No Perfect Magic

RicePat_NoPerfectMagic600x900Pat here:

When I set out to write one of my Malcom/Ives Magic books, I never know what rabbit hole I’ll stumble down. I only knew the book following CHEMISTRY OF MAGIC needed to be Will’s book. William Ives-Madden is one of the late marquess’s bastards, and from the beginning, he’s been an atypical Ives. He’s big, yes, but he’s more blond than dark, he’s silent and not in the least charming, and we never see him gracing the ballrooms of society. He has the usual Ives scorn of flibbertigibbet Malcolm females, although he has reason to suspect he has more than a little of his grandmother’s witchy weirdness.

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History Repeats Itself–Science

Pat here:
Several of our wenches are researchers par none, digging into historical minutiae with zeal. While I admit to a fascination with these intriguing details, I am not a researcher of fine points. I like to see history as a big picture and reflect on how and why we so often repeat our mistakes. Naturally, much of this will never show up in a romance, but it often shapes the background of my stories.

MangelwurzelOne of the things that fascinated me with my magic stories is the way science developed. In my Georgian era  (1750s) series, science had only recently been defined as a body of observations or propositions concerning a subject of speculation and was more akin to philosophy than anything with which we’re familiar. Scientific methods were unheard of. My hero who grew mangelwurzels did so after talking with other farmers and learning that he might better feed his cattle with the rough land he owned. He learned to experiment with productivity by reading articles from other gentleman farmers. The word agronomist hadn’t yet been invented. Universities taught Latin and Greek, not agricultural science. (Must Be Magic)


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Scientific Magic

Rice_MagicintheStars276Pat here:

Before I can put the first word to the page of a new book, I need research. The characters may be hopping up and down in my mind, shouting their ire, but they’re still too unformed for me to “see” them—and I don’t mean their appearance.

As a for instance—the heroine of the Magic book I’m currently plotting has already appeared in other volumes, so I know what she looks like, and I know something of her personality and background. I know what she wants. But I have utterly no clue how she can go after it because this is 1830, after all, and they don’t have the internet or Craigslist. I don’t want to give her away just yet, until I’m ready to write (yeah, I’m one of those authors who can’t talk about plot until after a book is written).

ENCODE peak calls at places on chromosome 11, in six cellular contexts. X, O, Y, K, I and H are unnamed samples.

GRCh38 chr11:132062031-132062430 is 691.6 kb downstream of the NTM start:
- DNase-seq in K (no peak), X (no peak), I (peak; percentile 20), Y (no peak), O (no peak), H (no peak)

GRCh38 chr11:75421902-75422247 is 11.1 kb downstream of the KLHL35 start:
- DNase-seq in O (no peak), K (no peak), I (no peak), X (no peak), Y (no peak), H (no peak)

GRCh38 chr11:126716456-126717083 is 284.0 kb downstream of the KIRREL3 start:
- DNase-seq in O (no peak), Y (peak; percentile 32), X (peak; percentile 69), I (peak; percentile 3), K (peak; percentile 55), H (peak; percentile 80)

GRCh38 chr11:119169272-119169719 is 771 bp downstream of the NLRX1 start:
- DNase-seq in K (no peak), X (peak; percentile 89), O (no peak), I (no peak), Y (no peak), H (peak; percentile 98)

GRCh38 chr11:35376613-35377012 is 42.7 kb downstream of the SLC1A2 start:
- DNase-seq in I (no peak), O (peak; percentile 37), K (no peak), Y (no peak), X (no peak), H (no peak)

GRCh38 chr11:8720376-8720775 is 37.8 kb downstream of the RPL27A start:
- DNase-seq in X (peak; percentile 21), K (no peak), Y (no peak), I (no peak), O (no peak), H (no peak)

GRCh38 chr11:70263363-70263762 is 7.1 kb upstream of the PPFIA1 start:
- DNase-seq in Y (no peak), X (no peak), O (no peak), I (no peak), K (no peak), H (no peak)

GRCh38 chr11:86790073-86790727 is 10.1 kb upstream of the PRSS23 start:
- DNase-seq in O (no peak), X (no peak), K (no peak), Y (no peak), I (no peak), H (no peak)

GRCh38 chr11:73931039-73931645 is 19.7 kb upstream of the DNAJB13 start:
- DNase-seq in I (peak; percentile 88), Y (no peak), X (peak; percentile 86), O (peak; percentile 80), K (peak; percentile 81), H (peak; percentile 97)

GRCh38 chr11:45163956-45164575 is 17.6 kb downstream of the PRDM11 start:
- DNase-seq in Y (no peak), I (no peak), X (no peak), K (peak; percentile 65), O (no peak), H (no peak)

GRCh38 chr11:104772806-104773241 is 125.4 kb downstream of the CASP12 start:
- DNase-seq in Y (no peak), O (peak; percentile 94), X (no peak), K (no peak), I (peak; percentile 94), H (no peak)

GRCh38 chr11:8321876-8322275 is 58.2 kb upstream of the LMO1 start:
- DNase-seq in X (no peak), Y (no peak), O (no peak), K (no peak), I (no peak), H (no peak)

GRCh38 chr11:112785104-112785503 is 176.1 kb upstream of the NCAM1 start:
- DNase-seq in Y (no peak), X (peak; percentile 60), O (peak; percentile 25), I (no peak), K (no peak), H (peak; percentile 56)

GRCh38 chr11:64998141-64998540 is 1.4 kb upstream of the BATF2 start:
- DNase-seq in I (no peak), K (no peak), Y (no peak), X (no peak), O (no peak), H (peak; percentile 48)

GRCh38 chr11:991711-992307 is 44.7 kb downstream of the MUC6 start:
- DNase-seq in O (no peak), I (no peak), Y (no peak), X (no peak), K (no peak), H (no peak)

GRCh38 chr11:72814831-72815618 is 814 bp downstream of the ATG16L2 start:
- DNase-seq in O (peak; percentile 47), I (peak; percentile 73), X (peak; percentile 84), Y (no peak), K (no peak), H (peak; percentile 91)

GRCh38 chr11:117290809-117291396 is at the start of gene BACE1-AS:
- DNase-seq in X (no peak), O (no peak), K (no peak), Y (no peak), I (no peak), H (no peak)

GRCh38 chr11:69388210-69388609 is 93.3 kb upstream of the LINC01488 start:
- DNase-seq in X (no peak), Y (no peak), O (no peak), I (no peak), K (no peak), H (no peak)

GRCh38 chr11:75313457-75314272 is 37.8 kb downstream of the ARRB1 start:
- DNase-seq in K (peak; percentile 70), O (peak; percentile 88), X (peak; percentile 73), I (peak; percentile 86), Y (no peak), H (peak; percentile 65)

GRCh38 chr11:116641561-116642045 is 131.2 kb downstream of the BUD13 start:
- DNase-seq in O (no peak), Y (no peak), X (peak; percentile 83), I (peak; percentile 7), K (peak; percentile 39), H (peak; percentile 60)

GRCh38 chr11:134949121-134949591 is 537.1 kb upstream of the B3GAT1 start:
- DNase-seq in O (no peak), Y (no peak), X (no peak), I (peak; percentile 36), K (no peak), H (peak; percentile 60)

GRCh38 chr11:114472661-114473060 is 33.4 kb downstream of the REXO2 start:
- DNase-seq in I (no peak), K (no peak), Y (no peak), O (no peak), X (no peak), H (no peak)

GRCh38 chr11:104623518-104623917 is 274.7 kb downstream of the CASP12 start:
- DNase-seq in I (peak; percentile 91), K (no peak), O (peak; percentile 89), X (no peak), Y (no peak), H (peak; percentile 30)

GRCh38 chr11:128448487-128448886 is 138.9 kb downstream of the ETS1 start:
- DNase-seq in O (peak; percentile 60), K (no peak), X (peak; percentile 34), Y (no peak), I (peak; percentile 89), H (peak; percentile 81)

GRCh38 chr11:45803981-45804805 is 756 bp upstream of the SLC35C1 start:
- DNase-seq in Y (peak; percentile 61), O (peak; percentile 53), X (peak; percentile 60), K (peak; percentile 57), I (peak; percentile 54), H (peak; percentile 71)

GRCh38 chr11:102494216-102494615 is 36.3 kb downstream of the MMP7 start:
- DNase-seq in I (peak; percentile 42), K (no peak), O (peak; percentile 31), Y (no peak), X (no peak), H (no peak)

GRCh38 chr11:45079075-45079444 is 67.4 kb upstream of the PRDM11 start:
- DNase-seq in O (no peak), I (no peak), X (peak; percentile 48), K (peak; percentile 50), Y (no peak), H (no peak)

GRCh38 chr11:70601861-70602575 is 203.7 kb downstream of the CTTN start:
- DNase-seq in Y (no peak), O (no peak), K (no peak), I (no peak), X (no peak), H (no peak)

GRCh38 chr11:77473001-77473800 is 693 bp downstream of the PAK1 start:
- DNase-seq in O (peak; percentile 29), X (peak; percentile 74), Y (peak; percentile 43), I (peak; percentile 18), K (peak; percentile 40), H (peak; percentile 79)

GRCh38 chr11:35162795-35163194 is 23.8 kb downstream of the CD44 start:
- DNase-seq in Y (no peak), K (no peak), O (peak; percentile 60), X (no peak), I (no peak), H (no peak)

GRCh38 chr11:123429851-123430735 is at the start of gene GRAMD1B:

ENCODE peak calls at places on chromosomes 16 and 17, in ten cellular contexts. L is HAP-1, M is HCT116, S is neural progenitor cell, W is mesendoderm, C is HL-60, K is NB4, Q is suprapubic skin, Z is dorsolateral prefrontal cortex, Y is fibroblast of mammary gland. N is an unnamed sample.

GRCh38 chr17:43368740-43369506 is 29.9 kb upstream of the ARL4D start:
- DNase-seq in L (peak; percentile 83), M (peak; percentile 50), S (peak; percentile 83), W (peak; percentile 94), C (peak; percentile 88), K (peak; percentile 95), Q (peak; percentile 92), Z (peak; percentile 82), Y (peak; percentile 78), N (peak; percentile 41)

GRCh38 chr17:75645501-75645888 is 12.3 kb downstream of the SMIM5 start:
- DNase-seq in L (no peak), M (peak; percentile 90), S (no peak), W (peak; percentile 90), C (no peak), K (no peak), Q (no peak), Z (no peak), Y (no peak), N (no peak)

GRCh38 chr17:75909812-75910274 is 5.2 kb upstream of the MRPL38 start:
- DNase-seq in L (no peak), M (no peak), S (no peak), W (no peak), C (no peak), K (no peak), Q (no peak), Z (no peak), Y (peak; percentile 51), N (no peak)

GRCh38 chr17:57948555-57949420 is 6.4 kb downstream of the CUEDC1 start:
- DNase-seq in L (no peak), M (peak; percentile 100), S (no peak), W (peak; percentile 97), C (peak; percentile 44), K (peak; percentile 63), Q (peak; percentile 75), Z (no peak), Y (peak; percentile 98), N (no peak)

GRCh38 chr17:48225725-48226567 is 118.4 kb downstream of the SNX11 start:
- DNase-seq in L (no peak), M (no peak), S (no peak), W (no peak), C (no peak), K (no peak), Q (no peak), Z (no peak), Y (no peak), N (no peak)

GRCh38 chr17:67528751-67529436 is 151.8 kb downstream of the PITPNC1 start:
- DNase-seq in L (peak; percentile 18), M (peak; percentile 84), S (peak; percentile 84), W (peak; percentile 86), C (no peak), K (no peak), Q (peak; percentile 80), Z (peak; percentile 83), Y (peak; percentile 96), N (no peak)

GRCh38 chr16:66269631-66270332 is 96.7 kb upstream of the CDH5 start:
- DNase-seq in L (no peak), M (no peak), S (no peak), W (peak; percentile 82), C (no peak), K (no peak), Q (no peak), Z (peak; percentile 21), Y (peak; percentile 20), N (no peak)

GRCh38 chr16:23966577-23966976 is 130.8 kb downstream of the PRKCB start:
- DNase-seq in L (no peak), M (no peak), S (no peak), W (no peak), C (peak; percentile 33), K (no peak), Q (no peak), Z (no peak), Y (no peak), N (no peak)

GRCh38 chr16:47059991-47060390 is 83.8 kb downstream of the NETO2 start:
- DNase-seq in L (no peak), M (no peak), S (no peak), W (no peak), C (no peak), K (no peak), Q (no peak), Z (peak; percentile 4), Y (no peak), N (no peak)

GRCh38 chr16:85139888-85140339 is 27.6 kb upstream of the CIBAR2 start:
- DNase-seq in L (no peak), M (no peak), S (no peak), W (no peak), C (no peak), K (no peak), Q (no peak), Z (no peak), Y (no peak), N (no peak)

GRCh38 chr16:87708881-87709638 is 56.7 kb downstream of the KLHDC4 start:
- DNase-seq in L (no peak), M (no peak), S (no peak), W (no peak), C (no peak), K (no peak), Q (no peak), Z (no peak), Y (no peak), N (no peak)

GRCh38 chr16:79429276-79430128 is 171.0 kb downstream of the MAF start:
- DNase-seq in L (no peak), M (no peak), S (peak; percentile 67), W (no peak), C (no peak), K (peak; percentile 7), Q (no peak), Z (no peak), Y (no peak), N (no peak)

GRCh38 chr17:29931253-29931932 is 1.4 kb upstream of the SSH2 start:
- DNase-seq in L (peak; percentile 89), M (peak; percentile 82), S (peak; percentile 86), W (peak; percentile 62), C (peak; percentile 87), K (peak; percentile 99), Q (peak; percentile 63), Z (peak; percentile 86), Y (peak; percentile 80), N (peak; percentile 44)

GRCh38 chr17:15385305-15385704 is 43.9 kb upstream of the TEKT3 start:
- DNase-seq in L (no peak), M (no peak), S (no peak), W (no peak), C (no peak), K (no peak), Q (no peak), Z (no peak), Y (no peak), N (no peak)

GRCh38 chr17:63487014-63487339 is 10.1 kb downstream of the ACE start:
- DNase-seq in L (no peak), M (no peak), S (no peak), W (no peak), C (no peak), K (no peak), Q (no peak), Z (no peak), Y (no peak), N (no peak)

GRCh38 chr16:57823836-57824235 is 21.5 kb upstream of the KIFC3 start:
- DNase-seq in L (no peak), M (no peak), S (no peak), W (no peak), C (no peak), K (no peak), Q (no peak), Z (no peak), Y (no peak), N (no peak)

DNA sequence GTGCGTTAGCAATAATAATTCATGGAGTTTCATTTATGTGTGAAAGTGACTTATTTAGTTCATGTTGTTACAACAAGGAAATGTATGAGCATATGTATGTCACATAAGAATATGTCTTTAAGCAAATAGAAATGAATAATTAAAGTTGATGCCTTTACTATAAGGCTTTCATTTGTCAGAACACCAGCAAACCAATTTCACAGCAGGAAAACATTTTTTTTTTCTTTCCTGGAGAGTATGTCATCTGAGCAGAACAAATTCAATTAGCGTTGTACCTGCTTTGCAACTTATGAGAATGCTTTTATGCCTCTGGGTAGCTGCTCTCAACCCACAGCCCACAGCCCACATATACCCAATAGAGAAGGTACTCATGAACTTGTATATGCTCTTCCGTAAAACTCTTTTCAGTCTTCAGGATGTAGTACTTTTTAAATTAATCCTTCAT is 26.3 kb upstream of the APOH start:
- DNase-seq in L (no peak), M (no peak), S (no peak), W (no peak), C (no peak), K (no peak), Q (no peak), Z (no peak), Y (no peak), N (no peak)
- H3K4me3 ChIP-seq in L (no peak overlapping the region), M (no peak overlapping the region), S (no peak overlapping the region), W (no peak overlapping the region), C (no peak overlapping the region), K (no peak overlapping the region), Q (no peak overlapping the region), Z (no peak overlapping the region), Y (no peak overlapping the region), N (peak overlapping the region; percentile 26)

Nachet_collection;_Barrel_of_old_Nurenberg_microscope._Wellcome_M0000205But this time, I’m not writing one of my Ives heroes (pause for silent weeping). He’s scientific, yes, but I needed a titled nobleman and the Ives family has more bastards than titles. I had some odd idea that he might be a physician, or possibly someone who works with microscopes. Until I can “see” what he does, I can’t do anything. So I started by researching microscopes.

Yes, they had microscopes in 1830, but they were pretty crude. Even in the 2nd century BC the Greeks knew that water bends light. By 100 AD, the Romans could create glass that was thick in the middle and thin on the edge and learned this lens could magnify an image. Although, since they called them burning glasses, I suspect they spent more time trying to create fire with them.

The microscope above is an old German monocular, probably from the early 1700s. The one below left is a solar microscope by Peter Dolland of London from about 1790, considered one of the finest makers of microscopes at the time. But think–solar…London. Does not compute, right?

It wasn’t until the 17th century that Leeuwenhoek invented anything close to a microscope, and that was only a single lens. Low quality glass and lack of light created distortions that prevented microscopes from real 1780-1790,_solar_microscope_by_Peter_Dolland,_London,_England_-_Golub_Collection_of_Antique_Microscopes_-_DSC04810usefulness until nearly 1870, unfortunate for my hero. Although several glass problems were resolved by 1830, lighting wasn’t, and that limits usage. So in my time period, the best use of microscopes was determining the existence of cells and their structures—interesting but not exactly hero material. My guy might be able to discover a bacterium if he uses glass manufactured by my fictional Ives experts, but how do I work that into the story in my head?

To tell the truth, I don’t know yet. I’m now researching arsenic and medicine and tuberculosis and my characters are about to pitch fits. Anyone want to make a story of all this? Or I could just make my hero a gambling lout who changes his spots… But then I’d have to research gambling! Anyone know any good books on any of these topics?

(and this post is playing hide-and-seek today, sorry. Hope it shows this time around!)